If it walks like a duck…

And talks like a duck, dang it, we here in literalistic Journoland want to call it a duck!

Government, bless ’em, feels differently about this sometimes. So Stephanie and I put our heads together and came up with our favorite euphemisms used by our bureaucrats and politicians.

Got any to add to the list?:

“Hotel/Convention Center” — What the city of Vancouver calls the Hilton Vancouver Washington. Actually saying the name (usually in context of how shaky its finances are these days) is akin to saying the name of Voldemort in the Harry Potter series. We dare you to try and get the city manager or finance director to just call it the Hilton. We say, the sign on the front says it’s the Hilton. So, we should probably call it that.

“Listening session” — A special meeting where elected officials and other bureaucrats will just listen to you complain, already, so you will stop sending them emails. See also: “Town halls.”


Boldt, Mielke and Stuart having the time of their lives at a Bonneville Power Administration “listening session.”

“Fee holiday” — A county break for businesses, a “fee holiday” sounds like fun for all but it really just shifts the burden to taxpayers, as money to cover the waived fees comes out of the county’s general fund.

“Water bill credit” — A similar angle being worked at the city of Vancouver, specifically to give a break, ahem, credit to the Frito-Lay plant on Fruit Valley Road so that they can automate their production and layoff workers. This will somehow lead to job growth.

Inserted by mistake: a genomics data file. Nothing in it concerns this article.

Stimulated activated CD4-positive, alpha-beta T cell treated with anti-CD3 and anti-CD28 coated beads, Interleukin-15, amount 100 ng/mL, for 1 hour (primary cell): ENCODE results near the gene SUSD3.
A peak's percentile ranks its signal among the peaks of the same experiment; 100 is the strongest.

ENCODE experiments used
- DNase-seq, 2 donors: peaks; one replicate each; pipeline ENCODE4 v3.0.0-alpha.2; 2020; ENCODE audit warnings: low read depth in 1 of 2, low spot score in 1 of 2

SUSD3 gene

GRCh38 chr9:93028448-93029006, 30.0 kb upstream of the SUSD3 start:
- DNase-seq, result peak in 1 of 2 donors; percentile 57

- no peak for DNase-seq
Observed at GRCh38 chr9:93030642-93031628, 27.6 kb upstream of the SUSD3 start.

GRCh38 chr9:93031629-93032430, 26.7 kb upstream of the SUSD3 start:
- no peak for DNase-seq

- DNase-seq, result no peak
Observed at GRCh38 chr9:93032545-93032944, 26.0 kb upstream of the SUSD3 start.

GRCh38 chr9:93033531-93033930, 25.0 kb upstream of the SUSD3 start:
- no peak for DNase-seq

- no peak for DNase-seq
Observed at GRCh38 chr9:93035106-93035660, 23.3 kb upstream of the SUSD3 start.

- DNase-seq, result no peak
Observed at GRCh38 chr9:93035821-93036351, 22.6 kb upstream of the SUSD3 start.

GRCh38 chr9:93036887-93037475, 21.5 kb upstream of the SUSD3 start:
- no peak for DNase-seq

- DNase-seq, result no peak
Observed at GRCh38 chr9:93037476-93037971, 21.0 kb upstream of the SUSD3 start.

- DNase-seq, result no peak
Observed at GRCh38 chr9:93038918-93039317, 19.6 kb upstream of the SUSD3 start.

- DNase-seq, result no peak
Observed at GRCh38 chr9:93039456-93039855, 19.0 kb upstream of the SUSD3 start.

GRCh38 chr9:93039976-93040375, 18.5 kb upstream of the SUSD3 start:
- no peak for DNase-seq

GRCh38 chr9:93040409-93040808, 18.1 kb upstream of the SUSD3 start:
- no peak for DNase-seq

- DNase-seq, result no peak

“Fund redistribution” — It’s a bailout people. One fund runs short. You use another fund to cover that money. It’s not redistribution. It’s a bailout. City’s done it with moving money from its water program to prop up its sewer program. County’s doing it by moving general fund money to cover the Clark County Events Center.

REET — A separate post could be done on government acronyms, but REET is one heard often these days. It stands for Real Estate Excise Tax, which is collected on home sales. For several golden years, officials treated the revenues like that Costco-sized jar of peanut butter of which you don’t think you’ll ever see the bottom. Alas, officials are now scraping enough REET revenue together to pay off debt on county buildings and REET revenues won’t be used, as planned, for new capital investments such as roads and parks.

When we say it in the pod, we say “REET! REET!” like the sound made when the psycho is about to stab a lady in a bad horror movie.

Finally, here’s some specific overused terms that have been recently retired:

“Clark County Central District Heating Facility” — The term preferred by county staff (at least those county staff members who were in favor of it) to refer to a biomass plant that was proposed for downtown Vancouver.

“Multi-use stadium” — If it had been built at Clark College, most people would not have said, “Hey, look at that multi-use stadium!” No. They would have called it a baseball stadium. But baseball backers preferred “multi-use” to stress the fact that the stadium would not have just been used for the Yakima Bears.

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